- LOS ALAMOS, NM (Reuters)
- A complex of historic buildings where scientists assembled the first
atomic bomb during World War Two has been consumed by a wildfire that has
raged for over a week, the Los Alamos National Laboratory said on Monday.
- The complex where scientists worked on the top-secret
Manhattan Project to build the bomb was destroyed in the fire except for
one building, the laboratory said in a statement.
- Laboratory official Ternel Martinez said the destruction
of the site was a severe blow to the 12,000 people who work at the U.S.
nuclear weapons research facility in northern New Mexico.
- "Any time that anything of historical significance
is lost it's a great tragedy," he told Reuters. "We're very proud
of our past and anything that we could have kept to show the world our
significant contribution to ending World War Two...whenever you lose that,
it's very painful."
- More than 1,200 firefighters continue to battle the blaze
which has consumed 44,000 hectares (109,000 acres) of forest and driven
20,000 people from their homes.
- Wind speeds picked up on Monday and are forecast to do
the same on Tuesday, making the firefighters' task more difficult.
- The fire was 28 percent contained by Monday morning and
Martinez said authorities felt they were making progress.
- However officials have also warned that the blaze, which
started as a controlled burn to clear scrub bush, could burn for several
- The 7,000 people evacuated from the town of White Rock
were allowed to return to their homes on Sunday, but the 11,000 residents
of Los Alamos, where 260 homes burned down, have not yet been given the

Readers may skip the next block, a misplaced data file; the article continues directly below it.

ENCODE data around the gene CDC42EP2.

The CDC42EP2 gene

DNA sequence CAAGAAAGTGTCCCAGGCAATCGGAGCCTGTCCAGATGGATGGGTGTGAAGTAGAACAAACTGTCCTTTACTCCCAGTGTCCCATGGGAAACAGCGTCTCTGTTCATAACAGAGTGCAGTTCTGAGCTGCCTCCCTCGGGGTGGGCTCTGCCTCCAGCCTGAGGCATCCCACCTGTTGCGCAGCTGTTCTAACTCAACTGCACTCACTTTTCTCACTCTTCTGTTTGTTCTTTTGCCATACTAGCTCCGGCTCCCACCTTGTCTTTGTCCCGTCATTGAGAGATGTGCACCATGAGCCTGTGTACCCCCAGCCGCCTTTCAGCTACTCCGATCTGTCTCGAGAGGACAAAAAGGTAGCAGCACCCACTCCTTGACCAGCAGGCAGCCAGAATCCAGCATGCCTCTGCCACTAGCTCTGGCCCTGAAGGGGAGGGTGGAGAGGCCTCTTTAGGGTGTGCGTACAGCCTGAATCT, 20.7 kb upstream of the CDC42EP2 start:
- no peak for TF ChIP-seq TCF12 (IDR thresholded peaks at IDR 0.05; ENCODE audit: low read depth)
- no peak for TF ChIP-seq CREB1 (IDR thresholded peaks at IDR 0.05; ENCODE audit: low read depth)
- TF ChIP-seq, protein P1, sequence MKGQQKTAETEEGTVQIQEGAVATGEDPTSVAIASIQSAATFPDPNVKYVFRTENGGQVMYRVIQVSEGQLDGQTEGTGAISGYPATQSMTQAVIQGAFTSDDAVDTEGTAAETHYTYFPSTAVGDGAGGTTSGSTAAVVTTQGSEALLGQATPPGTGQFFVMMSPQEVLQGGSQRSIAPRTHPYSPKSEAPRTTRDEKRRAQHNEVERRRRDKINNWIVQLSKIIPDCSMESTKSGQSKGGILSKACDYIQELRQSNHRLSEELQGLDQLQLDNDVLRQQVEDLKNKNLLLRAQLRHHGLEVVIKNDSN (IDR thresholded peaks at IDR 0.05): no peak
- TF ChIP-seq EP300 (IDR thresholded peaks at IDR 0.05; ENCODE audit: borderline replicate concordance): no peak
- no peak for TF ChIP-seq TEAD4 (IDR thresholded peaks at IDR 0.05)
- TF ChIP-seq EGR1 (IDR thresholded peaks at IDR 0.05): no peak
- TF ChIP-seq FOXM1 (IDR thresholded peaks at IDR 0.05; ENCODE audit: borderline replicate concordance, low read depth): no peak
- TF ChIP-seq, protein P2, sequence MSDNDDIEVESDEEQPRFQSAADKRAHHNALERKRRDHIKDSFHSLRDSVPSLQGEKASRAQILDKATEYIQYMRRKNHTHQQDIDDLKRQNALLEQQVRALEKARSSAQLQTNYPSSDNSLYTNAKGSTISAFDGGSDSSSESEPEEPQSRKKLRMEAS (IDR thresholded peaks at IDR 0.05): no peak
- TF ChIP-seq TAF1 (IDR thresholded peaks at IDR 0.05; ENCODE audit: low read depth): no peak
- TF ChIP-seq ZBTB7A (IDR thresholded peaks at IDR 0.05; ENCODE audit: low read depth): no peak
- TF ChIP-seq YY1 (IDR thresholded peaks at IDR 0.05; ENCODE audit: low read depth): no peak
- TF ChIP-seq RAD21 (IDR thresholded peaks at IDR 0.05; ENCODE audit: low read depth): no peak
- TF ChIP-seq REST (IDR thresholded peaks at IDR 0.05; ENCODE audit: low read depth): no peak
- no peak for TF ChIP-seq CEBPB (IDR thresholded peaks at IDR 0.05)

green light to go home.
- Some Los Alamos residents were taken by bus on Sunday
to view the charred remains of their houses.
- The laboratory remained closed on Monday but managers
were expected to start visiting the site soon to assess when a phased resumption
of operations could get under way.
- Officials said there was no damage to the laboratory's
permanent structures, scientific facilities or facilities that handle radioactive
or hazardous materials.
- Tests conducted so far showed increases in alpha and
beta radiation that were consistent with increases in natural radiation
caused by the forest fire, they said.
- On Monday the fire was heading north and northeast through
Santa Clara Canyon. No further evacuations had been ordered.
- Cecilia Seesholtz of the U.S. Forest Service said the
fire had "crept around" historic Pueblo Indian cliff dwellings
without damaging them because there was little fuel there for the fire.
- The fire posed no immediate threat to Indians on the
Santa Clara reservation, she said.
- The fire began on May 4 as a controlled burn by the National
Park Service to clear flammable underbrush and reduce the danger of a spontaneous
wildfire, but it quickly raged out of control.
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